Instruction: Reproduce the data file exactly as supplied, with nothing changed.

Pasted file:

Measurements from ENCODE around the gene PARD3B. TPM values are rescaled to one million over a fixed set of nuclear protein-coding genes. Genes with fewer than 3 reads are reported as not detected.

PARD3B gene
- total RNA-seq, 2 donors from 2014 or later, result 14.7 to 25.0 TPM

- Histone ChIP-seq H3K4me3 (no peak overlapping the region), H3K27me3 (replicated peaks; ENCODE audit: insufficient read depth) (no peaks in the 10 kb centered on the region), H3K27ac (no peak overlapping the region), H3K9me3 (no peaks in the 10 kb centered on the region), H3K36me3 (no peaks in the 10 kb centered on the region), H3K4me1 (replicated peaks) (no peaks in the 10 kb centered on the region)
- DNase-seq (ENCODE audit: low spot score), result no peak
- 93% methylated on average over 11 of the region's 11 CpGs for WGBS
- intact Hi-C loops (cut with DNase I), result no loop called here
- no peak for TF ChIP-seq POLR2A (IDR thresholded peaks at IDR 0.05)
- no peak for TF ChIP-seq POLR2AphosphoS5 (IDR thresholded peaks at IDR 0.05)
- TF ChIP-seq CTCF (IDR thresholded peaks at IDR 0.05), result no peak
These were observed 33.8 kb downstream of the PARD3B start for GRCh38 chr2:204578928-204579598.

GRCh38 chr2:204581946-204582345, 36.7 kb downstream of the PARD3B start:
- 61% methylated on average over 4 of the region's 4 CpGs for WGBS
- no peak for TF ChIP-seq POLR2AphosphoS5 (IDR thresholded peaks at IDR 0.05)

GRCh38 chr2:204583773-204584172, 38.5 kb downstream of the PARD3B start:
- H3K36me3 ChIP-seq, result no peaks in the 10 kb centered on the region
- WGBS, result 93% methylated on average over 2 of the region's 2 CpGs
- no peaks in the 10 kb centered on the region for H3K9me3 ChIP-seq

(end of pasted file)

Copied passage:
Measurements from ENCODE around the gene PARD3B. TPM values are rescaled to one million over a fixed set of nuclear protein-coding genes. Genes with fewer than 3 reads are reported as not detected.

PARD3B gene
- total RNA-seq, 2 donors from 2014 or later, result 14.7 to 25.0 TPM

- Histone ChIP-seq H3K4me3 (no peak overlapping the region), H3K27me3 (replicated peaks; ENCODE audit: insufficient read depth) (no peaks in the 10 kb centered on the region), H3K27ac (no peak overlapping the region), H3K9me3 (no peaks in the 10 kb centered on the region), H3K36me3 (no peaks in the 10 kb centered on the region), H3K4me1 (replicated peaks) (no peaks in the 10 kb centered on the region)
- DNase-seq (ENCODE audit: low spot score), result no peak
- 93% methylated on average over 11 of the region's 11 CpGs for WGBS
- intact Hi-C loops (cut with DNase I), result no loop called here
- no peak for TF ChIP-seq POLR2A (IDR thresholded peaks at IDR 0.05)
- no peak for TF ChIP-seq POLR2AphosphoS5 (IDR thresholded peaks at IDR 0.05)
- TF ChIP-seq CTCF (IDR thresholded peaks at IDR 0.05), result no peak
These were observed 33.8 kb downstream of the PARD3B start for GRCh38 chr2:204578928-204579598.

GRCh38 chr2:204581946-204582345, 36.7 kb downstream of the PARD3B start:
- 61% methylated on average over 4 of the region's 4 CpGs for WGBS
- no peak for TF ChIP-seq POLR2AphosphoS5 (IDR thresholded peaks at IDR 0.05)

GRCh38 chr2:204583773-204584172, 38.5 kb downstream of the PARD3B start:
- H3K36me3 ChIP-seq, result no peaks in the 10 kb centered on the region
- WGBS, result 93% methylated on average over 2 of the region's 2 CpGs
- no peaks in the 10 kb centered on the region for H3K9me3 ChIP-seq